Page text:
Do you ask for what you want?

"Do you ask for what you want?" written in dark text on a white background. At the bottom is a logo that reads, "From The Hearth."
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Do you ask for what you want?

If you have trouble for asking what you want, I imagine that one of these issues might resonate with you:

Issue #1: You don’t want to be an inconvenience

Issue #2: You don’t want to be rejected

 

I have a solution that addresses both of these issues!

It lies in the distinction between requests and demands. Demands are the kinds of things where someone thinks they will be punished if they say ‘no.’

Do you think you make demands or requests most often?

read more about nonviolent communication here

In a society where power over (vs. power with) is the paradigm, demands are normalized.

ESPECIALLY in relationships where the power dynamics are overt such as parent-child, employer-employee or client-business.

Has someone ever ‘asked’ you do to something, and you knew you had no choice but to do it?

THIS is the energy of a demand dressed up as a request.

 

Alternatively, have you ever asked someone to do something and after they said no, you punished them in thought, word or action?

In this case, you were making a demand in disguise.

 

On both the giving and receiving end of a demand, it’s not high vibe. To be honest, it kind of sucks.

So let’s loop back to those two issues that you might resonate with if you have trouble asking for what you want.

If you don’t want to be an inconvenience and/or if you don’t want to be rejected, consciously or subconsciously you might be thinking about making a demand.. and you don’t feel good about it.

So you might choose not to ask (aka demand) what you want because you don’t wat to be a part of that oppressive energy.

 

However! There is another way to not be a part of that oppressive energy AND get what you want!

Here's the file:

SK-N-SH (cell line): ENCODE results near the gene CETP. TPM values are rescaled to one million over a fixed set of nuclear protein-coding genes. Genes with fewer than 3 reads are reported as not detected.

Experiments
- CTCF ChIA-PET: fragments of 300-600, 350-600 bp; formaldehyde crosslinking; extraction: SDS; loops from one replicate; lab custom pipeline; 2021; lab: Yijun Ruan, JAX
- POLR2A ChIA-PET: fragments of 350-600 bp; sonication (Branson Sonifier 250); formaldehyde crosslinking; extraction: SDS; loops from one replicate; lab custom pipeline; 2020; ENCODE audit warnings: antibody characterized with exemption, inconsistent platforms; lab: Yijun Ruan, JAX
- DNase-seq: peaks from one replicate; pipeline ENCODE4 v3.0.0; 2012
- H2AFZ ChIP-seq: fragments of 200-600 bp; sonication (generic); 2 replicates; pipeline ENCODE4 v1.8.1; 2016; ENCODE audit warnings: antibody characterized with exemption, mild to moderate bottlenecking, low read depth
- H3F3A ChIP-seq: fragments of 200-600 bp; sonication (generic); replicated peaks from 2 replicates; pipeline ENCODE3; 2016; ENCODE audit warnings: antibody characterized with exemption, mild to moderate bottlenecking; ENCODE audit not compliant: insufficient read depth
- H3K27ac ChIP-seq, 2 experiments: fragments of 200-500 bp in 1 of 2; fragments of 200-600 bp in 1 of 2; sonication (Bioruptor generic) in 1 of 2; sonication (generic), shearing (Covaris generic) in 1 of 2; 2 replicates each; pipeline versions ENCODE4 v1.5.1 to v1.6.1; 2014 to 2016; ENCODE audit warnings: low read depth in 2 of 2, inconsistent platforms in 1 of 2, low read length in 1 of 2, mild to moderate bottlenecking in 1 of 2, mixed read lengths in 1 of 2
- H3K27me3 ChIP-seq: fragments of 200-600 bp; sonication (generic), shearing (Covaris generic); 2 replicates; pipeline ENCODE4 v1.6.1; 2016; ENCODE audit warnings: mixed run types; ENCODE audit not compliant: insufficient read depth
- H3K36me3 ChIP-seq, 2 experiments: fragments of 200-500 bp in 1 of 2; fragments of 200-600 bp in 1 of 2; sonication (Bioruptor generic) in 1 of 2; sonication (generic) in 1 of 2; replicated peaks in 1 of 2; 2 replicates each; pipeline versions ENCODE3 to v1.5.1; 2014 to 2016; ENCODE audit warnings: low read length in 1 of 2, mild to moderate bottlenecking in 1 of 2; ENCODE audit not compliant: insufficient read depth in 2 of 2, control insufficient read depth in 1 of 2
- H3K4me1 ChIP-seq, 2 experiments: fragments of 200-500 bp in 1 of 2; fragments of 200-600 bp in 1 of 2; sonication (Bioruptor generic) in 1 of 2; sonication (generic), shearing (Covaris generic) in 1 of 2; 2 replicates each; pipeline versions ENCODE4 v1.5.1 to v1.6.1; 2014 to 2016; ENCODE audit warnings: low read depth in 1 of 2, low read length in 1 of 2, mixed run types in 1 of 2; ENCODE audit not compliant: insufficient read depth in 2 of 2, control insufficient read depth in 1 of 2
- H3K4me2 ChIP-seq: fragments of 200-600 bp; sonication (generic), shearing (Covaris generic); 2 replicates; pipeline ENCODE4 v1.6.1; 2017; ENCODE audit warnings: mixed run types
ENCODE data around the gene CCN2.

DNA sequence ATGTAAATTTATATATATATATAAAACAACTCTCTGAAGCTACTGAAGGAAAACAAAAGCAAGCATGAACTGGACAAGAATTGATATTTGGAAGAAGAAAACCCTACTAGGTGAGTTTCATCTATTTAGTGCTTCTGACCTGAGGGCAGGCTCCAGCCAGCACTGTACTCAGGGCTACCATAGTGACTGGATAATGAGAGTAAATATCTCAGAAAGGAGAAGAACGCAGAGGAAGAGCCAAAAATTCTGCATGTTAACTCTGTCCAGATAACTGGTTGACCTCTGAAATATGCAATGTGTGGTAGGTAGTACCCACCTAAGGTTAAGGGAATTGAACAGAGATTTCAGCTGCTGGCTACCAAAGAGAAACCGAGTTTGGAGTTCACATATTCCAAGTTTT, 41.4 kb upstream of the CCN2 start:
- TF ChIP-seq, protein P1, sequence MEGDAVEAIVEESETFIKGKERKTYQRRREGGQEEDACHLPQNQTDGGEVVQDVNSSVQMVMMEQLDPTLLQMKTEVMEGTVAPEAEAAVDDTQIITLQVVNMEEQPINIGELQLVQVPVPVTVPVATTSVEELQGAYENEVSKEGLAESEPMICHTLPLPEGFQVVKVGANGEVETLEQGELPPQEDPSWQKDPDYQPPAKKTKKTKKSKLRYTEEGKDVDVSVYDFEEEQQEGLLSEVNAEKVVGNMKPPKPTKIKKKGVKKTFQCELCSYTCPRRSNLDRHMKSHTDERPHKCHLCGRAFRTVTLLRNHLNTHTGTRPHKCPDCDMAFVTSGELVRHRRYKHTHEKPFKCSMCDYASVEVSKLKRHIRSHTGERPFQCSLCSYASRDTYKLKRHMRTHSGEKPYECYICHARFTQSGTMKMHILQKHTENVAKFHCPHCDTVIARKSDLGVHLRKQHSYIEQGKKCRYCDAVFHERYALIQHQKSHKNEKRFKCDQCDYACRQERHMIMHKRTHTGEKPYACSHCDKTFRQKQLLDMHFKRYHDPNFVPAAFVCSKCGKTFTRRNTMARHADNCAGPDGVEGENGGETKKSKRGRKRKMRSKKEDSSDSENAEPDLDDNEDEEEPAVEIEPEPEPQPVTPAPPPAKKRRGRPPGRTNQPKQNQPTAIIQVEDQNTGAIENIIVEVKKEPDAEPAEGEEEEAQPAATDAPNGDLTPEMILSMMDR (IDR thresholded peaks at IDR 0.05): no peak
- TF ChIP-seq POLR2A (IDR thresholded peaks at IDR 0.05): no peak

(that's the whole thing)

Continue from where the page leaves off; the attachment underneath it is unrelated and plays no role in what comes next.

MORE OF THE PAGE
The solution is to take responsibility for your needs.

Find a list of universal human needs here

For example, say you have a need for support that could be met by your partner picking up groceries on their way home from work. To ensure that your request isn’t a demand in disguise, you need to fully understand and take responsibility for your NEED for SUPPORT, not your STRATEGY of GROCERY PICK UP.

If you don’t take responsibility for your need, this could happen:

Your partner says they can’t pick up groceries on the way home, and you get upset because ‘I’m the only one who does anything around here!’

 

There is another option!

If you take responsibility for your need for support, this could happen:

Your partner says they can’t pick up groceries on the way home, and you share with them how you are needing support and ask (NOTE! NEW REQUEST!) if there is anything else they might be able to take off of your plate so that you can go get the groceries.

 

When you make a request, you are asking someone to participate in a strategy to meet your needs.

When you detach from one particular strategy and instead focus on your need, there are SO many more strategies that can be explored! Open yourself up to that spaciousness and co-create with the people around you!

 

When you make a true request, you

Honour the other person’s Sovereignty,

Honour your own Sovereignty,

Practice power with, and

Receive joyfully (because you know that someone is saying ‘yes’ because they want to, not because they think they have to).

Week 2 of the Compassionate Communication Masterclass Series is all about self-expression and making requests! Please consider joining us!

In connection,

Tara

 

This post is inspired by the work of:

Marshall Rosenberg and the CNVC

One thought on “Do you ask for what you want?

  1. Pingback: Trauma, Nonviolent Communication and Yoga – From The Hearth

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Do you ask for what you want? – From The Hearth